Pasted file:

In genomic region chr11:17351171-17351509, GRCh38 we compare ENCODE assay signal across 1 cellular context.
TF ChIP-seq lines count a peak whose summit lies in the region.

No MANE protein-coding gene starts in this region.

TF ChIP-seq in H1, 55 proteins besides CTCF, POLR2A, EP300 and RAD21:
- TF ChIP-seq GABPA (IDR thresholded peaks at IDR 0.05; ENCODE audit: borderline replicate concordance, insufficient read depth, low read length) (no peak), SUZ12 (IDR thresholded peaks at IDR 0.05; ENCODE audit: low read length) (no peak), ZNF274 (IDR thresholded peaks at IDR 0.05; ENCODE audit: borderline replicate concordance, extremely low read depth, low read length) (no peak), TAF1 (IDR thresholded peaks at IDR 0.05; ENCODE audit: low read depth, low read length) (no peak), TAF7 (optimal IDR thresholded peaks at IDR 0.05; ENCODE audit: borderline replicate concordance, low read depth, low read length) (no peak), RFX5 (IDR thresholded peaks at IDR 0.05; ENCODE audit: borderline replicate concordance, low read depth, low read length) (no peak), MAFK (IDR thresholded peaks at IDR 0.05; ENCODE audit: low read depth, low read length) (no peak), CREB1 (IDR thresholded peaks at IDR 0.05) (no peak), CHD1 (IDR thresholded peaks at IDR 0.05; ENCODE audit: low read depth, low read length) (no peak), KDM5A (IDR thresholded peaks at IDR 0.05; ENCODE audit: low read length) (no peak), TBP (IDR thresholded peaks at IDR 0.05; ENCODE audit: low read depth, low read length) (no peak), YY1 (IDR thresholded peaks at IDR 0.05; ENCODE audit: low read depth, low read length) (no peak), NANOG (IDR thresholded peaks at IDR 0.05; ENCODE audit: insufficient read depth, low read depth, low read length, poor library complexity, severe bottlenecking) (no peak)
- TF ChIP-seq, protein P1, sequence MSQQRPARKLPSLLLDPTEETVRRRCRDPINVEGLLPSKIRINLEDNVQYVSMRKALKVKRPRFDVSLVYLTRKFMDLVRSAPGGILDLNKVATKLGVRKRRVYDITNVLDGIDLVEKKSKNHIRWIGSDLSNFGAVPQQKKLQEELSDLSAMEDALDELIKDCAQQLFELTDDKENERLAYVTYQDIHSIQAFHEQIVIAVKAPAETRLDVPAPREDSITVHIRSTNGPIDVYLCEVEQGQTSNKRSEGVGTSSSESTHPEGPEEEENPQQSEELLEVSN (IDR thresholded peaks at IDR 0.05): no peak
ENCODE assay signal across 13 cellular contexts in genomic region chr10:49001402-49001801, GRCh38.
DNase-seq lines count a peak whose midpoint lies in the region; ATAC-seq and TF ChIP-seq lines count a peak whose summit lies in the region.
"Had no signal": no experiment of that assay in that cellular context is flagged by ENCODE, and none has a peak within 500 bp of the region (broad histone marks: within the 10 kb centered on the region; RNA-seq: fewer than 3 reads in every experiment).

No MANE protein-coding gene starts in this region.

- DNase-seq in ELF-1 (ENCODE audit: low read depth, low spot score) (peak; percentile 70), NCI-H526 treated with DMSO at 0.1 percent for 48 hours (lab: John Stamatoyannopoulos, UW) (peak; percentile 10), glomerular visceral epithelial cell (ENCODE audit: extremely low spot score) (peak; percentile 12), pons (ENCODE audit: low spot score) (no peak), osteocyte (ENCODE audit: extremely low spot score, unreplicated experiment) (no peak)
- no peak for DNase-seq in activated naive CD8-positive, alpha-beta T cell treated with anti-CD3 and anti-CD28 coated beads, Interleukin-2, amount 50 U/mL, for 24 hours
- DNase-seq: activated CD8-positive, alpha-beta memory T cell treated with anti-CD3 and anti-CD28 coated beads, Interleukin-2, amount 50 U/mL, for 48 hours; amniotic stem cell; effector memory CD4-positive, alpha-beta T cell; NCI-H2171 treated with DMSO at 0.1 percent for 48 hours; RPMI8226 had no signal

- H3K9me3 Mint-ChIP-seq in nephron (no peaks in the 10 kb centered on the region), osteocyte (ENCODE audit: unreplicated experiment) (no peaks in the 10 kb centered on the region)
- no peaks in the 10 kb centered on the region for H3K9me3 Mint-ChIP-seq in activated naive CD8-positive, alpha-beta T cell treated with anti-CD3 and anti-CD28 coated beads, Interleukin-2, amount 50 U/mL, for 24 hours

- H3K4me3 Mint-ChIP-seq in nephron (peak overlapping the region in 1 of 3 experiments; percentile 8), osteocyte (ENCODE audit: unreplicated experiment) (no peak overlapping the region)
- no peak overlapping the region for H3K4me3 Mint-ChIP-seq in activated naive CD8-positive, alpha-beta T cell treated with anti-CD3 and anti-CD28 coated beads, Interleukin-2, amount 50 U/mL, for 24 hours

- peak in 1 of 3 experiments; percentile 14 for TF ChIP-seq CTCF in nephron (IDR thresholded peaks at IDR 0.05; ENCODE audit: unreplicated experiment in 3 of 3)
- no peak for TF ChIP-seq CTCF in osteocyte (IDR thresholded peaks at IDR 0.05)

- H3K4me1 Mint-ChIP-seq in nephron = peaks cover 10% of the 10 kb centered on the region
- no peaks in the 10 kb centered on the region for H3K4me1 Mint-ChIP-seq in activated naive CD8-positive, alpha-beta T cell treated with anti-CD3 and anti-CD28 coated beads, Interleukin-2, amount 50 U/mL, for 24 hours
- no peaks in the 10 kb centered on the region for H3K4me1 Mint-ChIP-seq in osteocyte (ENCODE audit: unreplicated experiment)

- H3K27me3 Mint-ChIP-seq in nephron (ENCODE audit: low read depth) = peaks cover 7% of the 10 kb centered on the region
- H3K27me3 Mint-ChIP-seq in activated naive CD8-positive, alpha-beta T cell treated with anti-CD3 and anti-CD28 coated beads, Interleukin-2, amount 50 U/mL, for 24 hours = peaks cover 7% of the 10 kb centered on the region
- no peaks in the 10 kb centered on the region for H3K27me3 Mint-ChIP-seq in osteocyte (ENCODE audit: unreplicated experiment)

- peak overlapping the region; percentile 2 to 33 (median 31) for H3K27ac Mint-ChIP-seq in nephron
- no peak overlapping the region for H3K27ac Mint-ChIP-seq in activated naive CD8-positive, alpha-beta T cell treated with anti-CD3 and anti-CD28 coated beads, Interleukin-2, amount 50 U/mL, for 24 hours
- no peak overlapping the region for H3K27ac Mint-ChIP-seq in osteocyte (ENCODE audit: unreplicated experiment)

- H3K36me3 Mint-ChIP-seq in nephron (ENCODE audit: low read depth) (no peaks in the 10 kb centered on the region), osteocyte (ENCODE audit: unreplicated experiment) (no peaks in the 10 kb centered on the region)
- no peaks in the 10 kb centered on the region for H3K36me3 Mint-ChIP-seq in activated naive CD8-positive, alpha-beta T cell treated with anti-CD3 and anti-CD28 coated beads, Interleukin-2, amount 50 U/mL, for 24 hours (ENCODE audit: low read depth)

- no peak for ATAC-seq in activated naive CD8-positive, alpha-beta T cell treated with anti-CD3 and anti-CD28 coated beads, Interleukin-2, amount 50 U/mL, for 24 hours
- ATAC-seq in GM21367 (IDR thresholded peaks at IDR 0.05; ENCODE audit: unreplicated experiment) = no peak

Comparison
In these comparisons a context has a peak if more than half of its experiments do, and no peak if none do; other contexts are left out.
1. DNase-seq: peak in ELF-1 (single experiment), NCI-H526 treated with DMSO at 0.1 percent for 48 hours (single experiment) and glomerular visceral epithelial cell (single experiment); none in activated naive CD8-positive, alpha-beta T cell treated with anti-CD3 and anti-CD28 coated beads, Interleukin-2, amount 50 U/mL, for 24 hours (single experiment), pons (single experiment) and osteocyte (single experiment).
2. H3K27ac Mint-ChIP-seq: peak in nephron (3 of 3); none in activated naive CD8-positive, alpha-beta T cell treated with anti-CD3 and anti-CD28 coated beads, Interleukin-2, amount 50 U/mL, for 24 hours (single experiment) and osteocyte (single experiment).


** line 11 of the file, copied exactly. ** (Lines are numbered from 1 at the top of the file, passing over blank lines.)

- DNase-seq in ELF-1 (ENCODE audit: low read depth, low spot score) (peak; percentile 70), NCI-H526 treated with DMSO at 0.1 percent for 48 hours (lab: John Stamatoyannopoulos, UW) (peak; percentile 10), glomerular visceral epithelial cell (ENCODE audit: extremely low spot score) (peak; percentile 12), pons (ENCODE audit: low spot score) (no peak), osteocyte (ENCODE audit: extremely low spot score, unreplicated experiment) (no peak)